City of Saginaw MI -
Historic Districts & Historic District Commission
The Saginaw Historic District Commission was established by ordinance in 1987. It is the responsibility of the Commission to review all plans for construction, alteration, repair, moving, or demolition of structures or signs in the City's three local historic districts. This function was previously performed by the Saginaw County Historic District Commission which was eliminated by the County in 1986.
Any proposed project which will affect the outside appearance of any structure or its surrounding lot located in the Heritage Square Historic District, the Old Saginaw City Historic District, or the North Michigan Historic District must be reviewed and approved by the Saginaw Historic District Commission.
Examples of exterior modifications which require Commission review are:
- Building Additions
- Garages and Carports
- Parking Lots
All decisions on permit review made by the Commission are based on information submitted and the standards and guidelines adopted by the Commission.
Applications for review are available from the Planning & Zoning Division of the Community and Economic Development department, at City Hall, 1315 S. Washington Avenue.
Any questions about permit review in the historic districts may be directed to City Staff by calling (989) 759-1303.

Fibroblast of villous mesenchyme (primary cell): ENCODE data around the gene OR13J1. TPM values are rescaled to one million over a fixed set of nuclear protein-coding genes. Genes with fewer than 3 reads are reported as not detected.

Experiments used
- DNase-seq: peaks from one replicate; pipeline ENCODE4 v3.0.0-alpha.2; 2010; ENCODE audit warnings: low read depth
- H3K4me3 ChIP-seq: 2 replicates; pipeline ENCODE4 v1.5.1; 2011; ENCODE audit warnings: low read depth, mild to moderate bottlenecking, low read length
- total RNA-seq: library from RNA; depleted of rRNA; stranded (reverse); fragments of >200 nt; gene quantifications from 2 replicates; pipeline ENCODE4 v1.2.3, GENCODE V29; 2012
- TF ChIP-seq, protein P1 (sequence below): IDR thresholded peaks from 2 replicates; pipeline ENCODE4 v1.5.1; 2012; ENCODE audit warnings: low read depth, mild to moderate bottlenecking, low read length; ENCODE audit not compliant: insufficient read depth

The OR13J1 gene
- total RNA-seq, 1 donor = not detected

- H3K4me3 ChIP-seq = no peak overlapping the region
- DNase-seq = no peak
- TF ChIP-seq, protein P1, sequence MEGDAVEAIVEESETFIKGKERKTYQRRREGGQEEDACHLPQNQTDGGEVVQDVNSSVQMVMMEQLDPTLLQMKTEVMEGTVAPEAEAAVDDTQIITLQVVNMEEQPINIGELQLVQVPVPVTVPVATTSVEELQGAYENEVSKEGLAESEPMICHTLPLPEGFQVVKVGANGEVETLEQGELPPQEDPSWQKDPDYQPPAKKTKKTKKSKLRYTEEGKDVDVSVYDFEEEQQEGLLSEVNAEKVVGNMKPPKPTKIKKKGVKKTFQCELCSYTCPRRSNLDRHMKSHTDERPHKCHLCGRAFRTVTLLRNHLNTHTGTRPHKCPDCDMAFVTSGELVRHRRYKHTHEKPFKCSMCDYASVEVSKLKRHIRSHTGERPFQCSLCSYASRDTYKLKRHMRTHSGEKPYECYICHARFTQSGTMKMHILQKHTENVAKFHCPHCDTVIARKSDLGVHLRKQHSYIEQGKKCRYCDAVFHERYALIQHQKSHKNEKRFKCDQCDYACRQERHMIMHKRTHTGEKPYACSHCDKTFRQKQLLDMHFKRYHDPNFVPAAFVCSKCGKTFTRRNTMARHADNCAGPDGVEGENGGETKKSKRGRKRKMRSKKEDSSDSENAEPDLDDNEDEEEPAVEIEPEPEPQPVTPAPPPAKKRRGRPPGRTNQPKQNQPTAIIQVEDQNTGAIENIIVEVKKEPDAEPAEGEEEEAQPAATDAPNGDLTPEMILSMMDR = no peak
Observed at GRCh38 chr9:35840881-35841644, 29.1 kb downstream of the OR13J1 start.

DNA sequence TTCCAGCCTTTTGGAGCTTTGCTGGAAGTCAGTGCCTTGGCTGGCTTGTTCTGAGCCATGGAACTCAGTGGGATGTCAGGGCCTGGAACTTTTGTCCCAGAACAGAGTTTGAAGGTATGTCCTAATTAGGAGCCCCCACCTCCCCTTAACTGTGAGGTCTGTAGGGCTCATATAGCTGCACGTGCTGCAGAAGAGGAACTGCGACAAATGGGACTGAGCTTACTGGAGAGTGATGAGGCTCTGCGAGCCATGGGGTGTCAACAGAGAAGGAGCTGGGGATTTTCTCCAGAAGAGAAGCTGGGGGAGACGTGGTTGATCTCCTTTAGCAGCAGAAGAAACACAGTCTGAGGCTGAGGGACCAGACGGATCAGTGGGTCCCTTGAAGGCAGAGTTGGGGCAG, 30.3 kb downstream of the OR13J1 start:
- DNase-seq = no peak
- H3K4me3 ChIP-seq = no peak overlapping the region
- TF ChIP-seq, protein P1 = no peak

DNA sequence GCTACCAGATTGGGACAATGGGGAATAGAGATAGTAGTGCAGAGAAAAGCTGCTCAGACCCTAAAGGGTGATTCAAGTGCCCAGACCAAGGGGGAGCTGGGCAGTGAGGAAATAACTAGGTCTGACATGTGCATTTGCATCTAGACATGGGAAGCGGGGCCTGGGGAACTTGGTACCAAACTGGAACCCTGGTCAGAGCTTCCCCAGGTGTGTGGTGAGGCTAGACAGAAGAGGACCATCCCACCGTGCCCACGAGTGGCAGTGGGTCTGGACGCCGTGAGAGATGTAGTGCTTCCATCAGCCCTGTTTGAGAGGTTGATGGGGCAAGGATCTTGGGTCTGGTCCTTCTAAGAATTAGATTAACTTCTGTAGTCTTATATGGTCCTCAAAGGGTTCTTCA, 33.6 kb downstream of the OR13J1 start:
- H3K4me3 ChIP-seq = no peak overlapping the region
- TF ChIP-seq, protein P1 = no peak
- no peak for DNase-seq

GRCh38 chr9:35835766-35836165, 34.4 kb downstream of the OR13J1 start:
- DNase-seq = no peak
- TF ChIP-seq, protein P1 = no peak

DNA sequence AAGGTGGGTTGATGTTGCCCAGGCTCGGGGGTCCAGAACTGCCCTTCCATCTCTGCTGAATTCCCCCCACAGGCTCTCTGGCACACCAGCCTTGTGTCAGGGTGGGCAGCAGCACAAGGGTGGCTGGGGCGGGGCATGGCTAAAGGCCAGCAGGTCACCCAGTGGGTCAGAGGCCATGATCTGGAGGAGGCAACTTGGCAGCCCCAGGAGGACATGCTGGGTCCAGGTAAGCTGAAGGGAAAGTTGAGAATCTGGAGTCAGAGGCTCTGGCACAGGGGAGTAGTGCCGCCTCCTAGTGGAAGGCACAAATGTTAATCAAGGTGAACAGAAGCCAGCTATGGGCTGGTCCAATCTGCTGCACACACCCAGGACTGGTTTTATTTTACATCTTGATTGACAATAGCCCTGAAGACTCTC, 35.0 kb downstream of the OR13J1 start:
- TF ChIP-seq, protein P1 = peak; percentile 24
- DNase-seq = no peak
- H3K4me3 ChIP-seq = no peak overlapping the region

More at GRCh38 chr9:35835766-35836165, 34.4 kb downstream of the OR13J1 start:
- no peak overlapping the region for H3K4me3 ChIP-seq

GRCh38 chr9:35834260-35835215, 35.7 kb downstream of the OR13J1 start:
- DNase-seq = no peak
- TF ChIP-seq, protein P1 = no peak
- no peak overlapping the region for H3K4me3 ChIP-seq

Regular meetings of the Commission are held on the fourth Thursday of each month at 4:30 p.m. in the Council Chambers at City Hall.
The Commission has been established to assist property owners in their rehabilitation and improvement efforts.
Heritage Square Historic District
Established in 1975, this was the first local historic district created in the City of Saginaw. The 25+ block district is predominately residential with some professional offices located in former residential structures located on Court Street. Read More
Old Saginaw City Historic District
This district was established in 1981 and comprises the majority of the West Side Business District. This 12 block area is primarily commercial with some industrial usage along the Saginaw River. Read More
The Difference between a Local Historic District and a National Register District
There are substantial differences between a Local Historic District and a National Register District. This page has been prepared by the City of Saginaw to help clarify these differences.
National Register Districts
A National Register District is part of the National Register of Historic Places. This list of individual buildings, sites, and objects, includes districts. All of which are deemed important in American history, culture, architecture, or archaeology. It is a federal designation and is administered by the Secretary of the Interior. The national register is a federal program of the National Park Service, United States Department of the Interior. In Michigan, the State Historic Preservation Office, as part of the Michigan Historical Center, administers the program. Michigan boasts over one thousand National Register listings, including such diverse historic properties as houses, commercial and residential areas, farm and factory complexes, cemeteries and parks, monuments, ships and shipwreck sites.
Listing in the National Register does many things: